Silver Republican Party

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Silver Republican Party
LeaderFred Dubois
Henry M. Teller
Founded1896 (1896)
Dissolved1900 (1900)
Split fromRepublican Party
Merged intoRepublican Party
Democratic Party (minority)
Political positionCenter-left
International affiliationNone
Colors     Red

The Silver Republican Party was a United States political party in the 1890s. It was so named because it split from the Republican Party over the issues of free silver (effectively, expansionary monetary policy) and bimetallism. The main Republican Party supported the gold standard. Silver Republican strength was concentrated in the Western states where silver mining was an important industry. A leading spokesman in the House of Representatives was Willis Sweet of Idaho. Silver Republicans were elected to the Congress from several Western states. In 1896, Silver Republicans supported Democratic presidential nominee William Jennings Bryan over William McKinley. After 1900, the Silver Republican Party was on the decline and most of its members rejoined the Republican Party. However, some such as Senator Fred Dubois of Idaho and former Secretary of the Interior Henry M. Teller of Colorado joined the Democratic Party.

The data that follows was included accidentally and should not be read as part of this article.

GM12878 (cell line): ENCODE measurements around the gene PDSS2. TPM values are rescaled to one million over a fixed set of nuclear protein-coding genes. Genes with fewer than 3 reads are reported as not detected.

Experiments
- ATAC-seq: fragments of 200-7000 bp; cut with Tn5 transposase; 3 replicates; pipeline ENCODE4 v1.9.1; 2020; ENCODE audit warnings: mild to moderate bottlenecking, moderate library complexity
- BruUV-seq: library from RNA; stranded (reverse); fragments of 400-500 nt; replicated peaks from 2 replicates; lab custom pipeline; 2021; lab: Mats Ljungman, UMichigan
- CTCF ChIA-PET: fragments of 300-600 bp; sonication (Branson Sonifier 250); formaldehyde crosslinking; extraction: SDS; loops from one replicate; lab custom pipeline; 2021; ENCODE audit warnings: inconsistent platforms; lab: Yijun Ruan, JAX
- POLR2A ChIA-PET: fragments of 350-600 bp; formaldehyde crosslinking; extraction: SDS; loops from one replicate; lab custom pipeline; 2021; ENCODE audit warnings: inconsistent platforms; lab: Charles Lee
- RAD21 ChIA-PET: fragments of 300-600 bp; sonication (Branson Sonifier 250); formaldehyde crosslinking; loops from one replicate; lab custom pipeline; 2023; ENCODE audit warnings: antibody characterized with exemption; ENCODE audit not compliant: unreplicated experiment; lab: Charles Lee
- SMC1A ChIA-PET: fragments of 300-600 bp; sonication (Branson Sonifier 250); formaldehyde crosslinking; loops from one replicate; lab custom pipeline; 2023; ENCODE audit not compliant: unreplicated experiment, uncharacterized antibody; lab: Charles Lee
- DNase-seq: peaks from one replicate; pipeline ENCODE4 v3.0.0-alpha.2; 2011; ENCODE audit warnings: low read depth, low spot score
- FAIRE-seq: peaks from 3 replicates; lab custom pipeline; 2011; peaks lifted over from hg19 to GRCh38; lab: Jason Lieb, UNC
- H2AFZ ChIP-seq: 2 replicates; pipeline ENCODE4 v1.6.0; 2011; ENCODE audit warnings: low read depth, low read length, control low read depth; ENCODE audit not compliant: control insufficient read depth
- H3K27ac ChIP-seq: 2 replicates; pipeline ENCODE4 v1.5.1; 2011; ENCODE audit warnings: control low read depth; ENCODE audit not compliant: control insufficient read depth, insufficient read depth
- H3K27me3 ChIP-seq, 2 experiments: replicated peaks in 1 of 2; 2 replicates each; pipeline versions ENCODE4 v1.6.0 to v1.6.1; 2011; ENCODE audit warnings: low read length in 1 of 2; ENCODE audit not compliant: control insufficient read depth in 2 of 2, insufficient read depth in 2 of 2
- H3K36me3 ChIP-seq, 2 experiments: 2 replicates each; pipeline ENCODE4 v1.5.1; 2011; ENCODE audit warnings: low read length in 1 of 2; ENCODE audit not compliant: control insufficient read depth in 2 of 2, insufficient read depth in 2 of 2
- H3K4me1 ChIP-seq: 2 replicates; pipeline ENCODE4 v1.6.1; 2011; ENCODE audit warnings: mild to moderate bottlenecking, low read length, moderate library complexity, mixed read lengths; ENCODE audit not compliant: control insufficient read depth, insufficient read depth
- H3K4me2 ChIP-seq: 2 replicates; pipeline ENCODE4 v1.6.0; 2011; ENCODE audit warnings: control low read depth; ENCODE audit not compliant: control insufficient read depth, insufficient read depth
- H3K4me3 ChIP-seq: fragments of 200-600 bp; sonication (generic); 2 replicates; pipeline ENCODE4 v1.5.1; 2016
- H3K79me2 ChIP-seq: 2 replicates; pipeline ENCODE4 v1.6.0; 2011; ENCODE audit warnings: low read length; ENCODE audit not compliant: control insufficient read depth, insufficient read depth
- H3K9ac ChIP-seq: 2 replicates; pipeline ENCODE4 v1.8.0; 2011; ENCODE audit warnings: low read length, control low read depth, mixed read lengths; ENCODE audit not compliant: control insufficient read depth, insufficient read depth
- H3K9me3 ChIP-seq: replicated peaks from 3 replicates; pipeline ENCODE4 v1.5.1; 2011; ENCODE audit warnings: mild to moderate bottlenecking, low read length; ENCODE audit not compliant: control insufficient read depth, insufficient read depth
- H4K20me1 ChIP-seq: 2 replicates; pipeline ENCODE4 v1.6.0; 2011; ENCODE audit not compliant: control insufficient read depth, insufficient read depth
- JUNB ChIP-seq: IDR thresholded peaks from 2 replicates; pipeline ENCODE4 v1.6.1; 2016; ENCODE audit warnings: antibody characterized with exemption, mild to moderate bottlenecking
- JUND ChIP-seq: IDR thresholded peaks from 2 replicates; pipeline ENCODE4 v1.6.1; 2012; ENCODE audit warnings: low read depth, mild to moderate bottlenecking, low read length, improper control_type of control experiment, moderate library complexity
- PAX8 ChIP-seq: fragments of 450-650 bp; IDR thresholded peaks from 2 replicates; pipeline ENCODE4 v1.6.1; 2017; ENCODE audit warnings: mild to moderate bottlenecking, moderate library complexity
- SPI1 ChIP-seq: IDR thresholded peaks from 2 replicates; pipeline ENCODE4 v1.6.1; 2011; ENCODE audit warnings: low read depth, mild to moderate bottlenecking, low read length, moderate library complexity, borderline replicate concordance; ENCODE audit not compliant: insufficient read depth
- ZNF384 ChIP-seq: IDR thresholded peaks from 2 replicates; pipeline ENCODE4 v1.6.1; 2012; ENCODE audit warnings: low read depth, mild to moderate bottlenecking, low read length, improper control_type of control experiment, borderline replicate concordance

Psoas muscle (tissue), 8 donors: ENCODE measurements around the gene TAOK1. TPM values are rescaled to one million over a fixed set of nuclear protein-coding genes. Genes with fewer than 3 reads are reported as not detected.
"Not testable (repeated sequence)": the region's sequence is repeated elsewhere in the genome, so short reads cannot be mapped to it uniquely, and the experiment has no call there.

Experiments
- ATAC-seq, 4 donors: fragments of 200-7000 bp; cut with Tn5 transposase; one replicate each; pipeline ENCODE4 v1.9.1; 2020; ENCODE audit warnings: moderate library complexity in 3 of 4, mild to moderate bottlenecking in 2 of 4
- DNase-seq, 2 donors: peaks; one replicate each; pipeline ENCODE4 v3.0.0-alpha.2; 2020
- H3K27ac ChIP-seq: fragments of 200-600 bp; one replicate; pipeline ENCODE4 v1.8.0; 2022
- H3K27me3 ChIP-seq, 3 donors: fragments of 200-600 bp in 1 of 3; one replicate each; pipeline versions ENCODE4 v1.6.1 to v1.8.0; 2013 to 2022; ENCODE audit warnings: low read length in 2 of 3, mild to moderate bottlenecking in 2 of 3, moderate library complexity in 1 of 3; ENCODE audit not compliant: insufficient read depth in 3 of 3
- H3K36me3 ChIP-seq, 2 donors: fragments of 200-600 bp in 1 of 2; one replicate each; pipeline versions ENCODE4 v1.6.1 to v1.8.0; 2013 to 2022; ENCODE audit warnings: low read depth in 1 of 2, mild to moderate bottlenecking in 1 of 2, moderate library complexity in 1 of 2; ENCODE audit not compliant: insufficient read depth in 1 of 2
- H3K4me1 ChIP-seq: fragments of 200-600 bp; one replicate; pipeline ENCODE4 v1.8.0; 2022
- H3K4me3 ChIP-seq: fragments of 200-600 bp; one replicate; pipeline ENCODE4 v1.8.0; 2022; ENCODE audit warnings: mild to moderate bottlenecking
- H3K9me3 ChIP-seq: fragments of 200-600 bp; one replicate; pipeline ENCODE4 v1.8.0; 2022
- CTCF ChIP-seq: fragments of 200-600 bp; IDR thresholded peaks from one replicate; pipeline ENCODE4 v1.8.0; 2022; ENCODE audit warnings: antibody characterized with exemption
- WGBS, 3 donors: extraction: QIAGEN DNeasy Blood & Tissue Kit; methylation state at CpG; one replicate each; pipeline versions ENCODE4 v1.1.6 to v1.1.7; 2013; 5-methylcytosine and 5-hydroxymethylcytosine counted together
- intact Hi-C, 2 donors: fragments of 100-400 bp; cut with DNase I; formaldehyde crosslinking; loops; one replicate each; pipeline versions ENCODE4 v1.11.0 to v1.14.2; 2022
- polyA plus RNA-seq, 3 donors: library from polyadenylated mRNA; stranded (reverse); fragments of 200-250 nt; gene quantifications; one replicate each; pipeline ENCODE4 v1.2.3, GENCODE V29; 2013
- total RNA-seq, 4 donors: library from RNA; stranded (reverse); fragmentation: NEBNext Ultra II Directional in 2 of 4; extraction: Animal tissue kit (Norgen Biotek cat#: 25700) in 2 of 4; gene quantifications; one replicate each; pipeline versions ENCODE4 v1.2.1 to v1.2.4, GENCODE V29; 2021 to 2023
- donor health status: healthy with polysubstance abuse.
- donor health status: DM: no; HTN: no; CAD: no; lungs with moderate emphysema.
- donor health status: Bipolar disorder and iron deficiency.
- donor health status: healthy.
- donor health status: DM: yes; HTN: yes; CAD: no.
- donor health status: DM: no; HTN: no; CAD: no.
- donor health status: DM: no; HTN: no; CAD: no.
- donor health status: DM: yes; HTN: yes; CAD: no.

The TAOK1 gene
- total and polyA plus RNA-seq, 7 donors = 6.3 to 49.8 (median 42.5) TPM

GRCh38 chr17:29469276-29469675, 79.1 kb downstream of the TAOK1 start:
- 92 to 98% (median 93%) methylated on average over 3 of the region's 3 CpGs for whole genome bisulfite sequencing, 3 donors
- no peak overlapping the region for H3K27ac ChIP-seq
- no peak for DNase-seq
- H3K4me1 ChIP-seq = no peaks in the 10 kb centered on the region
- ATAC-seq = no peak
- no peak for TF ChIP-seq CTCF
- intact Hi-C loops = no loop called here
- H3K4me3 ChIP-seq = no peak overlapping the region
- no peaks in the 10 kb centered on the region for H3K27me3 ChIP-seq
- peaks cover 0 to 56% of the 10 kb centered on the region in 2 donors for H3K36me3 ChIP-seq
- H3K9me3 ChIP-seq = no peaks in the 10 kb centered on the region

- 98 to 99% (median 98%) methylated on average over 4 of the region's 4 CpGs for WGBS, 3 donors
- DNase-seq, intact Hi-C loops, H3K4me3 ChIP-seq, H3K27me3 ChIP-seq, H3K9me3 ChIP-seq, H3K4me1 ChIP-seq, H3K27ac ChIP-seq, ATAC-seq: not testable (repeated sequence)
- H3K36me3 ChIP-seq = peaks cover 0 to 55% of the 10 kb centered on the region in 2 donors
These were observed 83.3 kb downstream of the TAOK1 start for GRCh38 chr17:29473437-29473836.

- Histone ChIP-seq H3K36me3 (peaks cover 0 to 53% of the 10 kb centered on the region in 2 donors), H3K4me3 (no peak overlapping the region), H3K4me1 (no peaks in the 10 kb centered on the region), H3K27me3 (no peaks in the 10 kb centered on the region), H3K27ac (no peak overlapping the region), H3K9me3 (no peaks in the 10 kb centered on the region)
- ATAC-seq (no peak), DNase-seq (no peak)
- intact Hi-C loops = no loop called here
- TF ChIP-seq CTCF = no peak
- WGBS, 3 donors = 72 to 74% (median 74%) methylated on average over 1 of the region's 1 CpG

Noted Silver Republicans[edit]

See also[edit]

Further reading[edit]

  • Clinch, Thomas A. Urban Populism and Free Silver in Montana: A Narrative of Ideology in Political Action (University of Montana Press, 1970).
  • Ellis, Elmer. "The Silver Republicans in the Election of 1896." Mississippi Valley Historical Review 18.4 (1932): 519-534. online
  • Johnson, Claudius O. "The Story of Silver Politics in Idaho, 1892-1902." Pacific Northwest Quarterly (1942): 283-296. Online
  • Wellborn, Fred. "The Influence of the Silver-Republican Senators, 1889-1891." Mississippi Valley Historical Review 14.4 (1928): 462-480. online
  • Young, Bradley J. "Silver, discontent, and conspiracy: The ideology of the Western Republican revolt of 1890-1901." Pacific Historical Review 64.2 (1995): 243-65. online